The instruction manual for the first version of the first game Epyx (Automated Simulations at the time) ever created.
Jim Connelley and Jon Freeman met at a game of Dungeons and Dragons in 1977. Jim served as one of the regular Dungeon Masters, and he had purchased a Commodore PET computer to help him with the task. He was also a computer hobbyist/programmer, which was a necessity since computers at that time were not designed to function as Dungeon Master Assistants. Jim, hoping to write off his expensive gaming aid, eventually decided to make a computer game. Enter Jon Freeman.
Jon didn't know much about computers, but he was an experienced game player and author. He wrote a book on the topic, "A Player's Guide to Board Games," and he was a regular contributor to GAMES magazine. (Later, in 1980, he also wrote a large portion of "The Complete Book of Wargames."). Jim recruited Jon to help him with the game's development in mid-1978. At this point, there was no company -- just two guys working on a science-fiction strategy game in PET basic. Jim did the programming and Jon designed the game and wrote the manual. Before the end of 1978, the design and programming were complete, and Starfleet Orion was born. Jon and Jim formed a company they called "Automated Simulations" for the purpose of selling the game. They derived the name from Simulations Publications, Inc. (SPI), which was an up-and-coming competitor to Avalon Hill in the wargame arena, since the duo's original thought was to concentrate on science fiction wargames.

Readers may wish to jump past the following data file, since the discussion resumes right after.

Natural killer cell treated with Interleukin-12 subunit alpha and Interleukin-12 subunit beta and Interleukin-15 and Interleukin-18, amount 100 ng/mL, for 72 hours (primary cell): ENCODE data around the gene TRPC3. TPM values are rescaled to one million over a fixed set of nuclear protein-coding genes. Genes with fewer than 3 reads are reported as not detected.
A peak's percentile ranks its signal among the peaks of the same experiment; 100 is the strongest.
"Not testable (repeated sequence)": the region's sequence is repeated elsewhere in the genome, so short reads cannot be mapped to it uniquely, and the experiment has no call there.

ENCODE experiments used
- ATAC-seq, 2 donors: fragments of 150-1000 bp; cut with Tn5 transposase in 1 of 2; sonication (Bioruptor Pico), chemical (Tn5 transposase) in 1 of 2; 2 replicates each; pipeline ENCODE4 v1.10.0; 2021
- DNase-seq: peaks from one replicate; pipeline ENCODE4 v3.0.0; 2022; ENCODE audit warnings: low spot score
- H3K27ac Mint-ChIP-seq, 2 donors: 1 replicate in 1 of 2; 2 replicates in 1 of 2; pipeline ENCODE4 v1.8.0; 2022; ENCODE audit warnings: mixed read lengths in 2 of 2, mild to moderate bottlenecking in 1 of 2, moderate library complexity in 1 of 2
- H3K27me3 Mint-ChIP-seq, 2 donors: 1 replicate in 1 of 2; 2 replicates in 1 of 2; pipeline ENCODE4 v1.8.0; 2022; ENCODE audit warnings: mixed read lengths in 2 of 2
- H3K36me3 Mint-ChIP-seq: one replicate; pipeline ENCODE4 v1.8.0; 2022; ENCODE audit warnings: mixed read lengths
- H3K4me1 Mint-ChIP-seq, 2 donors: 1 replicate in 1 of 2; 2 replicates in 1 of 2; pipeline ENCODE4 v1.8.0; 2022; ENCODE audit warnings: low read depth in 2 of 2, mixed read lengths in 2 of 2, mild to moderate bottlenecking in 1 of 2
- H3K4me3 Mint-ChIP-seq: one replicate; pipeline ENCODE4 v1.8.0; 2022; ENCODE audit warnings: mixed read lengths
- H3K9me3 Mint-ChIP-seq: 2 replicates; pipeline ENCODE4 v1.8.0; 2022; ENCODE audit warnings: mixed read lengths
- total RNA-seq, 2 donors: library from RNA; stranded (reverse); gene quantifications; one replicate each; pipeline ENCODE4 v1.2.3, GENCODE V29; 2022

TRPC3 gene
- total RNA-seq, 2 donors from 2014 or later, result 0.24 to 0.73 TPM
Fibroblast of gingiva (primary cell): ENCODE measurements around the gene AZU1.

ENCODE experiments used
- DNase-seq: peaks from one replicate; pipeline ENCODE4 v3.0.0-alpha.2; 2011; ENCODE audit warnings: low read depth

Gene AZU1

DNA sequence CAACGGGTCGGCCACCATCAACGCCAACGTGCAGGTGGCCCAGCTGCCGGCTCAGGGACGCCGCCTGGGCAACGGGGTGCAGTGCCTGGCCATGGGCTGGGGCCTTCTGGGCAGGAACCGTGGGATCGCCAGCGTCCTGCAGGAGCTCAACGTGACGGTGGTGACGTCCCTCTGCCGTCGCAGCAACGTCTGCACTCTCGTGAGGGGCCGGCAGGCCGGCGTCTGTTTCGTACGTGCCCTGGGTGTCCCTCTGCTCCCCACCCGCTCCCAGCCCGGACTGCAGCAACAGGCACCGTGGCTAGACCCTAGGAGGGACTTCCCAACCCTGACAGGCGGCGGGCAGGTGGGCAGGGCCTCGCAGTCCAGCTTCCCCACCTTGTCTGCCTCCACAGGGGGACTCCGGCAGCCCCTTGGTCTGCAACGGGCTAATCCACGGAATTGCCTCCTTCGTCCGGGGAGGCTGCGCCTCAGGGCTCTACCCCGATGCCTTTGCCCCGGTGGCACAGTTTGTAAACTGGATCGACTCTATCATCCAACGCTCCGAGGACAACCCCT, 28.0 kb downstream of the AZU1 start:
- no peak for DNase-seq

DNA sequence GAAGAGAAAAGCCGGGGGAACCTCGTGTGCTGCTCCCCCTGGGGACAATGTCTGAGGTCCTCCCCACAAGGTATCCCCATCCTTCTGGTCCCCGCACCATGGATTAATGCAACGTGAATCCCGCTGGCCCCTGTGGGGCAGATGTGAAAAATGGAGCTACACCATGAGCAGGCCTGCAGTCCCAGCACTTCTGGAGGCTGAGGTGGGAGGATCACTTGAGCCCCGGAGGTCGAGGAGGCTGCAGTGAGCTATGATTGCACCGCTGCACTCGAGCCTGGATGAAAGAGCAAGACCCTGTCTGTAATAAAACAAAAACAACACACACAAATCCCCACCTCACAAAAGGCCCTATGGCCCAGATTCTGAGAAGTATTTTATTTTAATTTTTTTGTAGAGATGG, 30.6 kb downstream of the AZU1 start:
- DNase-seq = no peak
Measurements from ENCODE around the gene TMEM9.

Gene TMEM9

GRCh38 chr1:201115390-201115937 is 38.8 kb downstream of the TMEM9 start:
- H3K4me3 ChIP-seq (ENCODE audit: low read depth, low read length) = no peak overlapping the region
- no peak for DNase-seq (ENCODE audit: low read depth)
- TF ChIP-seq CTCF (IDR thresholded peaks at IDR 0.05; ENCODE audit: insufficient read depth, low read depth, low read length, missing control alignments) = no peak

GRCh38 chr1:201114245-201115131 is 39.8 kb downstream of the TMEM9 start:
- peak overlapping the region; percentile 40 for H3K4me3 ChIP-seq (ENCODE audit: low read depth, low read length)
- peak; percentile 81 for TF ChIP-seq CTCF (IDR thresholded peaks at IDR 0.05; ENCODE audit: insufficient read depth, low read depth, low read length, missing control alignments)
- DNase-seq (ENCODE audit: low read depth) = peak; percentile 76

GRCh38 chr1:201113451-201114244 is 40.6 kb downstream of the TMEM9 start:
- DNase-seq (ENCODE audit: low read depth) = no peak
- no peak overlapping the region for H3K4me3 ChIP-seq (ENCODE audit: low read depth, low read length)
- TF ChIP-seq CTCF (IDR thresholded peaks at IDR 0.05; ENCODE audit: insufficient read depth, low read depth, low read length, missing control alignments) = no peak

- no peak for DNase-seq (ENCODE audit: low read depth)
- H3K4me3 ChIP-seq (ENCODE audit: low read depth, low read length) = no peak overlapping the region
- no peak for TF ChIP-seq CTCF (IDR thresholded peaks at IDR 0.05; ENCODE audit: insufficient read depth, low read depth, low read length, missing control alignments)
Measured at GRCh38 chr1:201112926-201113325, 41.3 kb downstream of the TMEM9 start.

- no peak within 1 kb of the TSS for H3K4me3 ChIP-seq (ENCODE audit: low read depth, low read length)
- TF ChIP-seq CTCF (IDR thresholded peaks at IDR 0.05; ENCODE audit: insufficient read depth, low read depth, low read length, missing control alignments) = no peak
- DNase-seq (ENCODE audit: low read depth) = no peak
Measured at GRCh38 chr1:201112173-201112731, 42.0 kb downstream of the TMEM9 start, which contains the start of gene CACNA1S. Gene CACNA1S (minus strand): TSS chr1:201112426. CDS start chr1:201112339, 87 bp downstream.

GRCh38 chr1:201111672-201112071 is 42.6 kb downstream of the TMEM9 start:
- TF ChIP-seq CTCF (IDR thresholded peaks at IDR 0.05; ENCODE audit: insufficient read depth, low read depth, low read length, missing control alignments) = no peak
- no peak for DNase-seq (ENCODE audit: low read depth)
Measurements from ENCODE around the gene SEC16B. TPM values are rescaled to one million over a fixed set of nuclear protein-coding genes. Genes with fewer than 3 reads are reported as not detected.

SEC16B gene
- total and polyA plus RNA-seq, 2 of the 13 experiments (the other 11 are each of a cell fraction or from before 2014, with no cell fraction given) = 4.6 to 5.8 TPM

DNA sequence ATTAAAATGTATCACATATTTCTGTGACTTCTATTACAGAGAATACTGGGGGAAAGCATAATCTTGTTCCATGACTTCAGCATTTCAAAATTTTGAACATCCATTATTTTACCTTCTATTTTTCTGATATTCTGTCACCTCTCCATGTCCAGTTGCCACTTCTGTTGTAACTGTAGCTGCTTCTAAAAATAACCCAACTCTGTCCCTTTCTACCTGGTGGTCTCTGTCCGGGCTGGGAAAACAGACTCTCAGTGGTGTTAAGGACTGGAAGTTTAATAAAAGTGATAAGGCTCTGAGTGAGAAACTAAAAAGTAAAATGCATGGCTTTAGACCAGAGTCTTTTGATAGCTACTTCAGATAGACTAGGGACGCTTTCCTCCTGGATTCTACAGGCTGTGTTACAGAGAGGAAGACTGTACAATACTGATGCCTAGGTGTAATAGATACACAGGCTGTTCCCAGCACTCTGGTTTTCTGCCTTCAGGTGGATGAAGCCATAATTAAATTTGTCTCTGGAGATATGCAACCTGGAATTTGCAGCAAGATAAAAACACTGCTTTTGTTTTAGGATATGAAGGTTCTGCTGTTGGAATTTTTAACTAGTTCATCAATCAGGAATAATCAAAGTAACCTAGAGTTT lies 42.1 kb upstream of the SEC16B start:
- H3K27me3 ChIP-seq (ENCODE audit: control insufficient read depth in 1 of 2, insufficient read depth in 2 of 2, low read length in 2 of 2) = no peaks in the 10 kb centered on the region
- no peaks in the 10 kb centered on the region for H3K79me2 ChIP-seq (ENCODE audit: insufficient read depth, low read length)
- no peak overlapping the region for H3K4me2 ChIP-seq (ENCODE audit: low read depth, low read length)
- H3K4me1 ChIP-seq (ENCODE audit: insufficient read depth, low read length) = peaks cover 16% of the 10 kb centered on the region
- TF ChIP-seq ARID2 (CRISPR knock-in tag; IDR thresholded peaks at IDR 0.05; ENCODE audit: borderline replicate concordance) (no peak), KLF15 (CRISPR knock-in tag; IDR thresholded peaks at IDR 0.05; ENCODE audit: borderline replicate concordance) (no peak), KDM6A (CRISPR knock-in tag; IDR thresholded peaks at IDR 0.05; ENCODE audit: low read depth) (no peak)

Jim and Jon had no background in computer game publishing, but in 1978, few people did. They hired a local printer and typesetter to print a quantity of manuals, bought a bunch of sealable baggies, and duplicated the cassettes by hand on Jim's PET. For the first six months, the whole production and distribution process was run out of the spare bedroom in Jim's apartment. Certainly the cost and simplicity of this system would make modern publishers quite envious. However, the primitive computer gaming industry also had some major drawbacks (aside from executive-level manual labor). One of the biggest drawbacks for a budding publisher in 1978 was the lack of magazines and other marketing vehicles dedicated to computer games. For this reason, you can find early advertisements for Automated Simulation games in various hobbyist magazines with similar readerships (such as wargame magazines, Dragon Magazine, etc.). Starfleet Orion was on the market in time for Christmas of 1978.
These are typical early (1980-81) Epyx ads from Dragon Magazine. The two small ads on the left were replaced by full page ads (right) as the company grew.